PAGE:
Here's a dark pic of the stock one.

 

IMG_0639.JPG

 

Here's a photo of the GP shift conversion setup on my track bike. Ignore the black tape on this photo. It's to protect the carbon as I'm a bit of a heel grinder.

 

IMG_7253.JPG

Share this post


Link to post
Share on other sites

I guess I could place the arch of my foot on the peg like a lot of world-class racers do; that would open up the ankle. You just get so much better leverage when you have the ball of your foot on the peg.

No magic bullet or one-size fits all when it comes to body position. But I think you may have figured out what could work well for you. Try your own suggestion of positioning the arch of your OUTSIDE foot on the peg, but continue to position the ball of your inside foot on its peg. You may find that you can better use your outside foot, ankle, and thigh to provide substantial support and foundation for your abs to support you upper torso; while the inside foot and leg can relax a little and not have to support your weight. Adjust your feet position when you are adjusting your body position (left to right, vice versa). May feel ackward at first, but stay with it long enough to get the rhythm down to see if it will work for you.

Share this post


Link to post
Share on other sites

 

I guess I could place the arch of my foot on the peg like a lot of world-class racers do; that would open up the ankle. You just get so much better leverage when you have the ball of your foot on the peg.

but continue to position the ball of your inside foot on its peg. You may find that you can better use your outside foot, ankle, and thigh to provide substantial support and foundation for your abs to support you upper torso; while the inside foot and leg can relax a little and not have to support your weight.

 

 

Thanks chef. I have a track day in a week so I can spend the first couple sessions when the pace is slower to play with BP.

 

Good point on the inside foot. If I don't use the ball of my inside foot on the peg I always end up dragging my toe sliders whenever I drag my knee so I had to fix that.

 

I was watching Dylan Gray riding the souped-up motogp BMW bike and I caught this screenshot. He may not have the best contact/leverage, however my takeaway from this pic is that he puts such little weight on the inside foot, which is a good indicator for good outside leg support.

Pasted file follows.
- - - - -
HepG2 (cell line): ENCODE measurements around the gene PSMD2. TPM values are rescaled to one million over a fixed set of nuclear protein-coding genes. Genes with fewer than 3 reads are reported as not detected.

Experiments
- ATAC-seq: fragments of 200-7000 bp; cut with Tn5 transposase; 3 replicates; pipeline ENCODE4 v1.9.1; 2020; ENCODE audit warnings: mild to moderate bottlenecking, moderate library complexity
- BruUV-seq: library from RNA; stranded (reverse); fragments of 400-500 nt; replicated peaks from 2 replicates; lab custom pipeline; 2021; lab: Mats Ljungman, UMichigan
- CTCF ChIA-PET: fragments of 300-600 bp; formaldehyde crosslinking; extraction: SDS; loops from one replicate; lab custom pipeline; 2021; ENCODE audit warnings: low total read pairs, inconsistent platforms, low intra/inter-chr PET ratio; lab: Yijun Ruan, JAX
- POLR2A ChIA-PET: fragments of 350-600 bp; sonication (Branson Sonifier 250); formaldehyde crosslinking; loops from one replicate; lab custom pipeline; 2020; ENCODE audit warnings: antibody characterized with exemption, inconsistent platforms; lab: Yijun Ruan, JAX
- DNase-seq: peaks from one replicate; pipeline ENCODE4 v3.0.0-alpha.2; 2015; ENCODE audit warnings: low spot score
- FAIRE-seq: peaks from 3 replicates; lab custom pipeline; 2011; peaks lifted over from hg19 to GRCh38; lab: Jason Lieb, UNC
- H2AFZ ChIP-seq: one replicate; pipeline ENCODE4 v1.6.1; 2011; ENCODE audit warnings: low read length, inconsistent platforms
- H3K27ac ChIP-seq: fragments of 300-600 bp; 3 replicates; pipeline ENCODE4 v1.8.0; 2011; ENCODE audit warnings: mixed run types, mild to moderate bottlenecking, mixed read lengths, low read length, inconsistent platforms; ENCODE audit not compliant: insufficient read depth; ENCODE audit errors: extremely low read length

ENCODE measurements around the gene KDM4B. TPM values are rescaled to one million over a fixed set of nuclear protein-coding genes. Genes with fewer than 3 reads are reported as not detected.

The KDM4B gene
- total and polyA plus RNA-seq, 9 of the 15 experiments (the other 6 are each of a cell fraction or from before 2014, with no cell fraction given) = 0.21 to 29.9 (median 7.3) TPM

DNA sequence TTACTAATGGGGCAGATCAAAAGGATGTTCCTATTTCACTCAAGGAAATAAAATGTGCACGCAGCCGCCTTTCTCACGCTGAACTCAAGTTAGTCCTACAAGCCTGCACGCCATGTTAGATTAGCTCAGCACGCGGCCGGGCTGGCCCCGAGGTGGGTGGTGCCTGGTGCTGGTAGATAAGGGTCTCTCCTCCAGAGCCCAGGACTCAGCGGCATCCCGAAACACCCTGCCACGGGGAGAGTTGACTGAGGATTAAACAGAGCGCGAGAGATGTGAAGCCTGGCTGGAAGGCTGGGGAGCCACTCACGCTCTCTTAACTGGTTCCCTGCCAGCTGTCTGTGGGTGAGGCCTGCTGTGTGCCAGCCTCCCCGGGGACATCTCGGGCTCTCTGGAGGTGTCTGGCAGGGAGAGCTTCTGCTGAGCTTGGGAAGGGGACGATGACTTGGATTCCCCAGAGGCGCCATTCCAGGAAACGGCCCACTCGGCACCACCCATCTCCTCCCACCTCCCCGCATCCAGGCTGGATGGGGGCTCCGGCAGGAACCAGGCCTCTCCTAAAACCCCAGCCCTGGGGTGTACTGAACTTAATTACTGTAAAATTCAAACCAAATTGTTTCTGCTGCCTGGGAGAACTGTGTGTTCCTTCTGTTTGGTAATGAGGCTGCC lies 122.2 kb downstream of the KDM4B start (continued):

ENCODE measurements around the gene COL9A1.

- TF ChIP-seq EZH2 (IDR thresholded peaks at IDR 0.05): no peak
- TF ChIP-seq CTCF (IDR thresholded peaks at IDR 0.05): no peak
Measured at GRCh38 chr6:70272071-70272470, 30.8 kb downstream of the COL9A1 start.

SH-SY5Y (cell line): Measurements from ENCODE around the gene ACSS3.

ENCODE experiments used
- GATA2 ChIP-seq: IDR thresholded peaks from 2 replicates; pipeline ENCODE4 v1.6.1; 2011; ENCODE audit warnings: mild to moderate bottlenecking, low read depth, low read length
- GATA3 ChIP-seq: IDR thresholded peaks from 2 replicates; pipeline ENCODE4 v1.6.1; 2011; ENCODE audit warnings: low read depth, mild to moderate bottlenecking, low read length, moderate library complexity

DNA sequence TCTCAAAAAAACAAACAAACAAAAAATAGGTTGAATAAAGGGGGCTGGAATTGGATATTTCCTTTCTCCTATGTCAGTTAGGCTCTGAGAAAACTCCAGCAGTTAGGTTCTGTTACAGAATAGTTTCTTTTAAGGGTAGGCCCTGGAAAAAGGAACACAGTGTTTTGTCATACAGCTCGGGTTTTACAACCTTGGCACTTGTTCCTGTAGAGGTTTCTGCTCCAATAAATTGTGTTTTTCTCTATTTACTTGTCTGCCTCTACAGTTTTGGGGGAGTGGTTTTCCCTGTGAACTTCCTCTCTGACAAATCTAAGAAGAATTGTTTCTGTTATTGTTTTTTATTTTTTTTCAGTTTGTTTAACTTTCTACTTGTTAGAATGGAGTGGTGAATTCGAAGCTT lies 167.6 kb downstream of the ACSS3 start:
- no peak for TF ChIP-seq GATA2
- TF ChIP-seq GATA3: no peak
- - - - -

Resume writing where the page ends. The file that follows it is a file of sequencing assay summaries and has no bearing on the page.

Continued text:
14d3vrs.jpg

Share this post


Link to post
Share on other sites

I was just wondering this myself.I was going to start my own post, but hopefully OP wont mind.... Ive been trying to wait my outside foot in corners. but it seems I naturally want to weight the inside peg. like squatting on my inside foot like a baseball catcher. ive noticed when my toe touches it touches the bottom of the slider not on the slider. Looking through pics I can only find one where you can see this from. I wear a 14 boot so I understand how difficult it is to maneuver around. Also it seems that the heel guards are kinda in the way when I try to get my foot in the right place. Any ideas?

KH3_7242_zpsggr7nepo.jpg

Share this post


Link to post
Share on other sites

No I don't mind. I could learn from responses to your post as I also unwantingly put a lot of weight on my inside peg. I was trying to think about it; being so tall you will hang off the seat more and the only way to support all the weight of the body parts hanging off is with the inside peg. Unless the seats were wider but that would make it harder to move around.

Share this post


Link to post
Share on other sites

Join the conversation

You can post now and register later. If you have an account, sign in now to post with your account.

Guest
Reply to this topic...

×   Pasted as rich text.   Paste as plain text instead

  Only 75 emoji are allowed.

×   Your link has been automatically embedded.   Display as a link instead

×   Your previous content has been restored.   Clear editor

×   You cannot paste images directly. Upload or insert images from URL.

Loading...

×
×
  • Create New...